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Ecorse Community Event Committee Guidelines During COVID-19

 

The CDC, State of Michigan, local Public Health officials, and City of Ecorse health experts offer considerations for event planners to enhance the protection of individuals and prevent the spread of coronavirus disease 2019 within our community. Ecorse Community Events Committee (ECEC) event planners and the City of Ecorse officials can determine, with guidance, how to implement the considerations, adjusting based on unique needs and circumstances.

This guidance, initially developed during Summer 2020 by the ECEC for COVID-19 and edited by the ECEC in early October 2020, is regularly updated based on information from MDHHS, CDC and Wayne County Department of Health, Human & Veterans Services.

PLEASE READ

ECEC board members, event planners and volunteers must follow COVID-19 policies as well as the Event Guidance provided here.

 

As the City of Ecorse begins to welcome more of the community back, guidance related ECEC events continues to adapt, while being mindful of the uncertainty and varying conditions of the pandemic. 

 

EVENTS AND GATHERINGS

 

Please check any upcoming venue about limitations on gathering sizes that will be based on public health orders, local or state guidance.

 

COVID-19 Continuum Event Matrix

Common Considerations

Special Considerations

BE PREPARED TO CHANGE ON SHORT ORDER

Per the CDC, event organizers should continue to assess, based on current conditions, whether to postpone, cancel, or significantly reduce the number of attendees for gatherings. This is a fluid situation to which you must stay vigilant.

CDC GUIDING PRINCIPLES

  • An event or gathering refers to a planned or spontaneous event, indoors or outdoors, with a small number of people participating or a large number of people in attendance such as a community event or gathering, concert, festival, conference, parade, wedding, or sporting event.

  • The more people an individual interacts with at a gathering and the longer that interaction lasts, the higher the potential risk of becoming infected with COVID-19 and COVID-19 spreading.

  • The higher the level of community transmission in the area that the gathering is being held, the higher the risk of COVID-19 spreading during a gathering.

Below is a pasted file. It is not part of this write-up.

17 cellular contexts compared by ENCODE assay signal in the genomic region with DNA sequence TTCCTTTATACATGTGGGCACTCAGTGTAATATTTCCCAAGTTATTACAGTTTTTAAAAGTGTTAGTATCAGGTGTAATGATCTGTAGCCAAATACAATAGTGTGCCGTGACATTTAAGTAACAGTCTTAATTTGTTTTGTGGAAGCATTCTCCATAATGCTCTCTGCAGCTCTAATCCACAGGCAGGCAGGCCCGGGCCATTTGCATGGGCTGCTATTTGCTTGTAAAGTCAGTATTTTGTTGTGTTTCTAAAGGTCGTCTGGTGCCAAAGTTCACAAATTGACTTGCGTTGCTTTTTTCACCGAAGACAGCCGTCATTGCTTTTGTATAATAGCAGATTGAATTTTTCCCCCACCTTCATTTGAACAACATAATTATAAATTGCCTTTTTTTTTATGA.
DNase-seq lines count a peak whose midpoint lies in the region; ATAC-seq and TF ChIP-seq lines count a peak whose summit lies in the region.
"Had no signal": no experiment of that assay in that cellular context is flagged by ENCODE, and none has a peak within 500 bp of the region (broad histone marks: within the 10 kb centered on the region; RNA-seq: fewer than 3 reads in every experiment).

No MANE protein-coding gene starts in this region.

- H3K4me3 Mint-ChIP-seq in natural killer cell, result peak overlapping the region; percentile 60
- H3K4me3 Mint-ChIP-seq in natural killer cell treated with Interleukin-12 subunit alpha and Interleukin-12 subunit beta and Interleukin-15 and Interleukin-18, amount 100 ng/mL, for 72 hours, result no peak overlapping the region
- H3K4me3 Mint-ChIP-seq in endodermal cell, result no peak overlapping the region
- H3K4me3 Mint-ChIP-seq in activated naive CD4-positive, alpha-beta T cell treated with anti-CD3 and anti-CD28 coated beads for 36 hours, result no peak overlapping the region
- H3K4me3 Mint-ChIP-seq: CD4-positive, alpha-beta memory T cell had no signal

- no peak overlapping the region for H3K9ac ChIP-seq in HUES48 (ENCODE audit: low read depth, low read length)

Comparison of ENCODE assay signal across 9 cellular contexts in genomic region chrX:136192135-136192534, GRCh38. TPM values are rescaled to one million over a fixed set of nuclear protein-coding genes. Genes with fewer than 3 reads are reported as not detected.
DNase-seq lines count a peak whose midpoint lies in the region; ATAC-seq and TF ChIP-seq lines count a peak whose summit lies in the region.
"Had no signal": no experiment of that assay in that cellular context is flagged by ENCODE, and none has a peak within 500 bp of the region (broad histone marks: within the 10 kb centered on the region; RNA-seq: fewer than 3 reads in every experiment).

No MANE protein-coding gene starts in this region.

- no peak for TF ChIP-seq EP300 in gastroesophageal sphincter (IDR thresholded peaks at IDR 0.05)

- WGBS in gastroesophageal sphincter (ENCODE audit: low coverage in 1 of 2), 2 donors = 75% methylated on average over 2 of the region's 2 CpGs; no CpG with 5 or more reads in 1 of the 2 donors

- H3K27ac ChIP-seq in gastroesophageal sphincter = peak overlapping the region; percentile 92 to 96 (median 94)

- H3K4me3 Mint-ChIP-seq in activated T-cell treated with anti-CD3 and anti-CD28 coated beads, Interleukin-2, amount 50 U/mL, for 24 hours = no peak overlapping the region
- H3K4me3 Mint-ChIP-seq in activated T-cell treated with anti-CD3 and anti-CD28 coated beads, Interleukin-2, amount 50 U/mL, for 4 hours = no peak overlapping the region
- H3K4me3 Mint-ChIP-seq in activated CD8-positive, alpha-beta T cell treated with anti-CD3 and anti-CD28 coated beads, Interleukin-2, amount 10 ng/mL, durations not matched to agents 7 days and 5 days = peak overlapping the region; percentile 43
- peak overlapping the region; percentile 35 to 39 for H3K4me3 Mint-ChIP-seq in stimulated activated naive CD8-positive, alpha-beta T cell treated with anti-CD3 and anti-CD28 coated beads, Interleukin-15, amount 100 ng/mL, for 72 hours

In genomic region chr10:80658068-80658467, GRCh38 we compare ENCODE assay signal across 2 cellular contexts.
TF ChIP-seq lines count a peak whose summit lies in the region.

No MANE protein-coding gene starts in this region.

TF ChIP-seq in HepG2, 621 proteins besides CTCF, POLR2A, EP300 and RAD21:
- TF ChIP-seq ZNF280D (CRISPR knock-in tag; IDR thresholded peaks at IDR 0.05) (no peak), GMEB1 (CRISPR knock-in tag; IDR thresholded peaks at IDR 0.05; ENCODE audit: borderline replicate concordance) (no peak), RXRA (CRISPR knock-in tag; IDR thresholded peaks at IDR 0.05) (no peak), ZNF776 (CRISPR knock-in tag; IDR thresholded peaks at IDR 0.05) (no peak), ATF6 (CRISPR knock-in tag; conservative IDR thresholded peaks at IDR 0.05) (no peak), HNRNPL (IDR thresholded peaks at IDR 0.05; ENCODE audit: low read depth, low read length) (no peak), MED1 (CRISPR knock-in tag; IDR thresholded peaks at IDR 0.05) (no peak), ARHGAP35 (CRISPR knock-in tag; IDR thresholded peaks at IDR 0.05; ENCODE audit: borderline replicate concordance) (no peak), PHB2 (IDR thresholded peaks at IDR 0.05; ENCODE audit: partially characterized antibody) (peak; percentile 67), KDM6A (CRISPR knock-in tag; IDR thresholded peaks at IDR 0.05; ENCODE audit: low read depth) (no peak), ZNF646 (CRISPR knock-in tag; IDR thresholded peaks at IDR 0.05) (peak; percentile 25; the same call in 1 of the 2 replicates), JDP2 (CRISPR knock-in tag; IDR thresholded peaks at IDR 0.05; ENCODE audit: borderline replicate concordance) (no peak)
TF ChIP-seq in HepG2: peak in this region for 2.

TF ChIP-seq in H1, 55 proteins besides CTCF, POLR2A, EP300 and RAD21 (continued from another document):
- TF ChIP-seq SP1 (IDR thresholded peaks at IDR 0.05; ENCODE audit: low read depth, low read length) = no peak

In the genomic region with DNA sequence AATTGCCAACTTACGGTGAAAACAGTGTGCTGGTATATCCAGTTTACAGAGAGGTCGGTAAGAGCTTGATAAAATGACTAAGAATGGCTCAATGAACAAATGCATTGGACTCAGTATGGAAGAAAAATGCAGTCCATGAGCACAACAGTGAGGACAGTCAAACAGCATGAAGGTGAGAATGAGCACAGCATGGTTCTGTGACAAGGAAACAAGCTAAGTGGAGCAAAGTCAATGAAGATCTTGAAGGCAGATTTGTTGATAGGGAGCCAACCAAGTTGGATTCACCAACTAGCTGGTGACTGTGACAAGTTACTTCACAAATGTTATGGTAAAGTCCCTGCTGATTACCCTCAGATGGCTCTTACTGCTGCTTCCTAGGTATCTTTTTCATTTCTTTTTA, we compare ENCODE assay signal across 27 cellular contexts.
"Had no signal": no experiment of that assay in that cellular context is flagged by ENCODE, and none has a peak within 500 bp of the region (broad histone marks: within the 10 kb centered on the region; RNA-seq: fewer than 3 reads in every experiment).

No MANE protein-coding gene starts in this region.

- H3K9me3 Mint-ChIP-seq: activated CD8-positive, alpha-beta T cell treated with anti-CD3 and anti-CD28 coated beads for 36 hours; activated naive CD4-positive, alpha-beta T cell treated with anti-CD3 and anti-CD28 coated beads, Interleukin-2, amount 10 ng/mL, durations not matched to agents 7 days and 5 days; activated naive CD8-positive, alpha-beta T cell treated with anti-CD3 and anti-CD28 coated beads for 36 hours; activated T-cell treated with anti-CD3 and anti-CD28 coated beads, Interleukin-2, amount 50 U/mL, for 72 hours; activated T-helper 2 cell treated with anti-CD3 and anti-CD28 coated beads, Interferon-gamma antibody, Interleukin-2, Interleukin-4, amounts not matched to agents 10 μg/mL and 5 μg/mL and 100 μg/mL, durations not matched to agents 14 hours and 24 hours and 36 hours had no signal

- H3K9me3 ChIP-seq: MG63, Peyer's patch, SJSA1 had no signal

• The size of an event or gathering should be determined based on state, county and local safety laws and regulations.

 

THE RISK OF COVID-19 SPREADING AT EVENTS AND GATHERINGS INCREASES AS FOLLOWS:

Source: CDC Considerations for Events and Gatherings

LOWEST RISK

Virtual-only activities, events, and gatherings.

MORE RISK

Smaller outdoor and in-person gatherings in which individuals from different households remain spaced at least six (6) feet apart, wear cloth face coverings, do not share objects, and come from the same local area (e.g., community, town, city, or county).

​​​​​​​HIGHER RISK

Medium-sized in-person gatherings that are adapted to allow individuals to remain spaced at least 6 feet apart and with attendees coming from outside the local area.

HIGHEST RISK

Large in-person gatherings where it is difficult for individuals to remain spaced at least six (6) feet apart and attendees travel from outside the local area.

COVID-19 Event Continuum

 

Event considerations are based on the following criteria. 

  1. Amount of spread in the community (see MI Safe Start Map to determine which risk level we may be in, based on region)

  2. Current State of MI requirements or restrictions

  3. Location of activity: Outdoors or Indoors

  4. Expected attendance: # expected and primary population served (higher-risk or not higher-risk)

 

Then, event organizers should consider if they can fulfill recommendations for a safer event experience.

 

LOW - LEVEL 1

Location of Activity

Expected Attendance

Recommendations

Indoors and Outdoors

Any

 

Event may occur but attendance by higher-risk populations should be discouraged, and event should:

 

  • Monitor changes in community spread.

  • Discourage attendance by higher-risk populations*.

  • Prohibit attendance if sick.

  • Having hand washing capabilities, hand sanitizers and tissues available.

  • Confirm frequent cleaning of high touch surfaces

  • Find ways to create physical space to minimize close contact as much as possible.

  • Follow face coverings protocol.

 

Consider Cancellation:

 

  • If any of the above recommendations cannot be met.